Papers Praise Anschutz

Two pieces in the October 17 edition of The Daily Telegraph were fulsome in their praise of U.S. entrepreneur Philip Anschutz, although it wasn’t clear if the paper was more impressed with his taking over of the Millennium Dome or for some evangelical zeal it seems to think he has.

By the second paragraph of a story headed “Welcome To The Pleasure Dome,” Anschutz was being referred to as “a right-wing Christian evangelist,” while an editorial leader got no further before talking of him as an “American Christian evangelist.”

Forbes magazine usually refers to him as “the richest American you’ve never heard of.”

The newsworthy points are that both articles show a shift in the way the U.K. media (including The Telegraph) has treated Anschutz, who has previously been more noted for a polite indifference.

The paper also quotes a couple of the U.S. music industry’s leading lights being highly critical of London venues, without (apparently) giving them chance to respond.

The U.K. papers always accepted that Anschutz Entertainment Group got a good deal on the venue (now called the O2 Dome), but have showed no bitterness toward the company, preferring to concentrate on criticising the government for persisting in the logic-defying line that the whole project was a national success and the terms of its disposal are for the benefit of the country’s tax-payers.

The Dome cost £758 million to build (£600 million of it is lottery money), and has cost taxpayers more than £30 million in maintenance since it was closed. Of the 12 million visitors expected in 2000, around 6.5 million showed up.

AEG and its development partners at Meridian Delta picked up the near-200-acre site for a promise of a share in future profits.

The Telegraph looks to be the first paper to change tact and heap such gushing editorial prose for Anschutz. The phrases included: “The Dome was neither spiritually inspiring nor remotely popular. How heartening, then, that it is to be taken over by an American Christian evangelist and transformed into a mega (only that word will do) entertainment complex.

“We fervently hope that Philip Anschutz succeeds where Peter Mandelson failed, and makes some money out of it.”

The criticism of Mandelson, who will always spin himself into a government job, is also in the intro to the news story that describes the Dome as “Tony Blair’s great white elephant,” but it goes on to say “it’s being reinvented after five years in mothballs by Philip Anschutz, a right-wing Christian evangelist.”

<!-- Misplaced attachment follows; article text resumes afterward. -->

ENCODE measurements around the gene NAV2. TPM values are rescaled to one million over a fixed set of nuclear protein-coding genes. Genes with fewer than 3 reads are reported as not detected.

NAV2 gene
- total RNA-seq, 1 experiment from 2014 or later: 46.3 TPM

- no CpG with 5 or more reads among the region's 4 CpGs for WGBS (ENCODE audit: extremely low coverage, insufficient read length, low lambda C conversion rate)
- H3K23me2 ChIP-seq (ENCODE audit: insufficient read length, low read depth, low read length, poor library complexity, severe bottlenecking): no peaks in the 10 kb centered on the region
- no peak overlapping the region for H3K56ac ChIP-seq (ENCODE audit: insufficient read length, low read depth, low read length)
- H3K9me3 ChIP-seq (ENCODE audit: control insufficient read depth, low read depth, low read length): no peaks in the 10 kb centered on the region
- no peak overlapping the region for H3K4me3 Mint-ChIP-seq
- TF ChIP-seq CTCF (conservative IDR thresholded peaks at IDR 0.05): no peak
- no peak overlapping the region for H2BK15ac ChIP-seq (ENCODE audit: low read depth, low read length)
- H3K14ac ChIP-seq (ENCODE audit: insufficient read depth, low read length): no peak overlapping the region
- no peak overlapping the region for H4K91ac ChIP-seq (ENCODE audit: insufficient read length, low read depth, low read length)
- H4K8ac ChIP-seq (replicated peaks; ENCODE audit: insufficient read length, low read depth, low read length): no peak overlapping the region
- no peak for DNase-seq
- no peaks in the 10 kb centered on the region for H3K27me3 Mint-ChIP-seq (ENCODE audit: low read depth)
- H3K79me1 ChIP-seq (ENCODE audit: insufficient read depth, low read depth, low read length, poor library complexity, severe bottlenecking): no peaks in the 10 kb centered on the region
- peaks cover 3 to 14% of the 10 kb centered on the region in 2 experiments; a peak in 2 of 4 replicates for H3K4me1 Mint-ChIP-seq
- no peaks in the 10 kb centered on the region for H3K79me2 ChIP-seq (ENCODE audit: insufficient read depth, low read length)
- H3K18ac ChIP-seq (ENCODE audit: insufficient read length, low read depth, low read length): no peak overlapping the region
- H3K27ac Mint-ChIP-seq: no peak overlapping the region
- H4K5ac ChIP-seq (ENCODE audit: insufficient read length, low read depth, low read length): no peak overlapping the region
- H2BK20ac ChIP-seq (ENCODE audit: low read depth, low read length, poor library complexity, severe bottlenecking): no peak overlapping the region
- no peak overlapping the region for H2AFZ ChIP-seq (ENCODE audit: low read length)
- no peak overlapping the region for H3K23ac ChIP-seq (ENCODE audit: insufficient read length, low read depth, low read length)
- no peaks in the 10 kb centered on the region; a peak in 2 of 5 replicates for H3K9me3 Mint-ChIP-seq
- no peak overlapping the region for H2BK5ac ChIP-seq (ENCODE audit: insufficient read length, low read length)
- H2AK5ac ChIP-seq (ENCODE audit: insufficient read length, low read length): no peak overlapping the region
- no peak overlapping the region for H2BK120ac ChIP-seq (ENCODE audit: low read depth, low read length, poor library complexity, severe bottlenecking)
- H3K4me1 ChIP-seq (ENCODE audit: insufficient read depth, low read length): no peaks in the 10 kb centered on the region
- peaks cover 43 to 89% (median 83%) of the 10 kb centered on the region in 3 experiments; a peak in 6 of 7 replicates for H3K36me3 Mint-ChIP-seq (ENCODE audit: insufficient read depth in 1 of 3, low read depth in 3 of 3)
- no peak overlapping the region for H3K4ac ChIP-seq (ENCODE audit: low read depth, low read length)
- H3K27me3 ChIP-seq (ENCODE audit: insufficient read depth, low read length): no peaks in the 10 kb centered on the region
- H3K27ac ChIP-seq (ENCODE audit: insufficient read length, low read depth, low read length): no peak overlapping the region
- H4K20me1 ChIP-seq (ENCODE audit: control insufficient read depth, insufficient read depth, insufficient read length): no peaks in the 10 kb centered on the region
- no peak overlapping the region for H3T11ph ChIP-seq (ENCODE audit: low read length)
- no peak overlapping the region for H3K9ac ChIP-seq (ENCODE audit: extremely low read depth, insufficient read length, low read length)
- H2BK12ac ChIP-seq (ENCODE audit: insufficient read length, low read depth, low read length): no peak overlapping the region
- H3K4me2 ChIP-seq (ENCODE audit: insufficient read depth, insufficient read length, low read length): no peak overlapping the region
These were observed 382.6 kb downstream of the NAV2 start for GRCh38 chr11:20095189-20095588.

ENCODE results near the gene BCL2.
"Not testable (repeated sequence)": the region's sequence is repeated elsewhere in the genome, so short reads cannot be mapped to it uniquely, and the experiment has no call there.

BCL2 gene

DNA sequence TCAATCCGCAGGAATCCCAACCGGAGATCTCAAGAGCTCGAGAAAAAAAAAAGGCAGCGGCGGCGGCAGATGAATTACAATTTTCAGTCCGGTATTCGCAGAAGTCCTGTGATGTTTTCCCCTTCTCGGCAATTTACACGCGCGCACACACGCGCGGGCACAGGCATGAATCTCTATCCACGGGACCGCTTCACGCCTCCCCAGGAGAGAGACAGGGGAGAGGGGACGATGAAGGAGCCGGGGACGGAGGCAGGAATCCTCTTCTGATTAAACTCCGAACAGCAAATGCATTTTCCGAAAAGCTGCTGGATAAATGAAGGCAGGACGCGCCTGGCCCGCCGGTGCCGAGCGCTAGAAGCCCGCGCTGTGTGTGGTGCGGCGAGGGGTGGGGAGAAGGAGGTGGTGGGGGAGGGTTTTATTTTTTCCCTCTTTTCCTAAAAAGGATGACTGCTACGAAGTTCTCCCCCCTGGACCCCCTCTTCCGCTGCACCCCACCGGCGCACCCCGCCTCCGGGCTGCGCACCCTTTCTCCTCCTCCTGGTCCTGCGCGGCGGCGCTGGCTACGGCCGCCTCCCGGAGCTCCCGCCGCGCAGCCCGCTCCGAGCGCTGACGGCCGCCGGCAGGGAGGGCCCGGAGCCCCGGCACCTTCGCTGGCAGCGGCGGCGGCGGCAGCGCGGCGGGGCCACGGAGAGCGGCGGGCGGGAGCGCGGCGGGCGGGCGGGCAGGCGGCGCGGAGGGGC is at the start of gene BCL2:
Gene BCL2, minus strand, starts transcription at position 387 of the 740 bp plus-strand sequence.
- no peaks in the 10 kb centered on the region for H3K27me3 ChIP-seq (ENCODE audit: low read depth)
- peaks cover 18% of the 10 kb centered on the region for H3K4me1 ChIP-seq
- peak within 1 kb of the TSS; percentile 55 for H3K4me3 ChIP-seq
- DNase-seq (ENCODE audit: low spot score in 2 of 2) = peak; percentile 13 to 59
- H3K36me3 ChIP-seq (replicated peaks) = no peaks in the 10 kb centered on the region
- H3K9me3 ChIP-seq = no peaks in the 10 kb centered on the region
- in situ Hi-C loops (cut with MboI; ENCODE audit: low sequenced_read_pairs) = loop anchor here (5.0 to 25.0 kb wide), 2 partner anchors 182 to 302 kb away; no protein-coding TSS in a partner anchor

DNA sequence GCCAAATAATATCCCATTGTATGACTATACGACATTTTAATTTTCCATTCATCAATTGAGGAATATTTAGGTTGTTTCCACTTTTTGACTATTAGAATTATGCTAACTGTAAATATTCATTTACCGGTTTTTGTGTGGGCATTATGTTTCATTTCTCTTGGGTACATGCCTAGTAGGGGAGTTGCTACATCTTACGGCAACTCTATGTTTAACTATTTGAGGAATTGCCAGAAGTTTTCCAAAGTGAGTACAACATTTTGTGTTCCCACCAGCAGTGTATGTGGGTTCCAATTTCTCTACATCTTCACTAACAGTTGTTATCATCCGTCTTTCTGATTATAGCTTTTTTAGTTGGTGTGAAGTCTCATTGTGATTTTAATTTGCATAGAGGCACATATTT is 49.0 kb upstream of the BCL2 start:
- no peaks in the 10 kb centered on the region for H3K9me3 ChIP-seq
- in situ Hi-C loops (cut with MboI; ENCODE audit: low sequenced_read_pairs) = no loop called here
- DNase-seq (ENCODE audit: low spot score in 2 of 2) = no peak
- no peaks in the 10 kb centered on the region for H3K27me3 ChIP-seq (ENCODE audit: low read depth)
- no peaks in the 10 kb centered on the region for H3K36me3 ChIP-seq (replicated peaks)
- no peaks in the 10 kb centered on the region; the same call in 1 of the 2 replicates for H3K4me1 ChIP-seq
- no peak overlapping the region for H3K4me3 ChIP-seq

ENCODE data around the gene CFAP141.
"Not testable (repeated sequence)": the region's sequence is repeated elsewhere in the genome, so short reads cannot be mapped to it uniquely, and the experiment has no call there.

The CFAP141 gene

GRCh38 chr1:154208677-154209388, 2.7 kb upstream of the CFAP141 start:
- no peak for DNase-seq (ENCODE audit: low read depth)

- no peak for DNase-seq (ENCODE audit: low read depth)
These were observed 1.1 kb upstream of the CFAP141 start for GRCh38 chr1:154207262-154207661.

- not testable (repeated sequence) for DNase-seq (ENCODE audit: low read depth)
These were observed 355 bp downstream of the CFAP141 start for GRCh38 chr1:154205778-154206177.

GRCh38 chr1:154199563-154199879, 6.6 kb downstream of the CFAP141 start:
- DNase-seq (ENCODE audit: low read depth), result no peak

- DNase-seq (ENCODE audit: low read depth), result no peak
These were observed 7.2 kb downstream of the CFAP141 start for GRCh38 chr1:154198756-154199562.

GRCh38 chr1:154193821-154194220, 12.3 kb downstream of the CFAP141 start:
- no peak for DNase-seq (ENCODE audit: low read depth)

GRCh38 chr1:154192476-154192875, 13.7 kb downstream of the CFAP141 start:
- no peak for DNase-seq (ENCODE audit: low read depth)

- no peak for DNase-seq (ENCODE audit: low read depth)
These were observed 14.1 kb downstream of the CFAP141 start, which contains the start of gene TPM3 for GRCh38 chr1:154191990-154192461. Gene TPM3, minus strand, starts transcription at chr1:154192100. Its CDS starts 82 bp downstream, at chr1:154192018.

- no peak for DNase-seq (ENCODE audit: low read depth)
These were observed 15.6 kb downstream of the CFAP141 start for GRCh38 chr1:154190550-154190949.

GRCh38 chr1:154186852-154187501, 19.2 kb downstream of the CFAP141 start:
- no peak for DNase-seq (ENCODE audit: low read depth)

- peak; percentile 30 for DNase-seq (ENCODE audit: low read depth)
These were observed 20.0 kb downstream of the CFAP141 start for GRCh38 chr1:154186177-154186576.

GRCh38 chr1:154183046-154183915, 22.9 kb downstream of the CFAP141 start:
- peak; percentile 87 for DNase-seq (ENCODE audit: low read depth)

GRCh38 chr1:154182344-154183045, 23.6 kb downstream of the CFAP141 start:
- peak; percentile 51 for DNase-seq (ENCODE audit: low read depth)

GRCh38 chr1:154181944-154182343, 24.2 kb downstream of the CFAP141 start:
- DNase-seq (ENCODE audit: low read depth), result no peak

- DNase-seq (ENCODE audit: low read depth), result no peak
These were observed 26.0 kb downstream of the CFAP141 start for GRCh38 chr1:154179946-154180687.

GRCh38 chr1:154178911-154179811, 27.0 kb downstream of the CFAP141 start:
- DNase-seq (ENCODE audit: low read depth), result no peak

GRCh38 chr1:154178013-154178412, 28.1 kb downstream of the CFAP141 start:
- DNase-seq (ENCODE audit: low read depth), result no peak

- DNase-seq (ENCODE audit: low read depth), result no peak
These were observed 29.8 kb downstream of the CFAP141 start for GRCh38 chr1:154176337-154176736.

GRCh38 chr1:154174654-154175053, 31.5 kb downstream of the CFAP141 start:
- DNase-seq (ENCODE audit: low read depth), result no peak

Describing Anschutz’s company and its aims for the building’s future, the paper said, “With a track record of converting empty spaces into ultra-comfortable state-of-the-art arenas for rock concerts and sporting events, his Anschutz Entertainment Group is expected to cause a major stir in London, where some of the best music is played in the most awful of surroundings.”

The justification for panning London’s existing arenas (presumably Earls Court and Wembley) came in a quote from Eagles manager Irving Azoff: “Venues in London remain in the Dark Ages compared to what we’re used to in the United States. If I booked one of my headline acts into buildings like that in America, they’d fire me. We’re not used to such low standards.”

To rub the point home, Randy Phillips, Rod Stewart‘s former manager and AEG Live president/CEO, was reported as referring to Earls Court as “a barn where it’s impossible to make the sound good.”

Azoff was also quoted as saying, “It’s a toss-up between the Olympic Stadium in Moscow and Earls Court as to which is the worst venue.”

“I did a DVD from Wembley Arena recently with Christina Aguilera – and we had a sound problem,” Azoff complained, ensuring that London’s other landmark arena also took a share of the flak.

Phillips was reported to be confident of 100 rock and pop shows a year at the Dome, which is being renamed The O2 as part of a £6 million (US$10.54 million) annual sponsorship from the mobile phone network.

He’s already been rumoured to be trying for The Kinks, who have guardedly spoken about a reunion, and offering Pink Floyd a £1.1 million (US$2 million) per night guarantee for 100 worldwide shows.

— John Gammon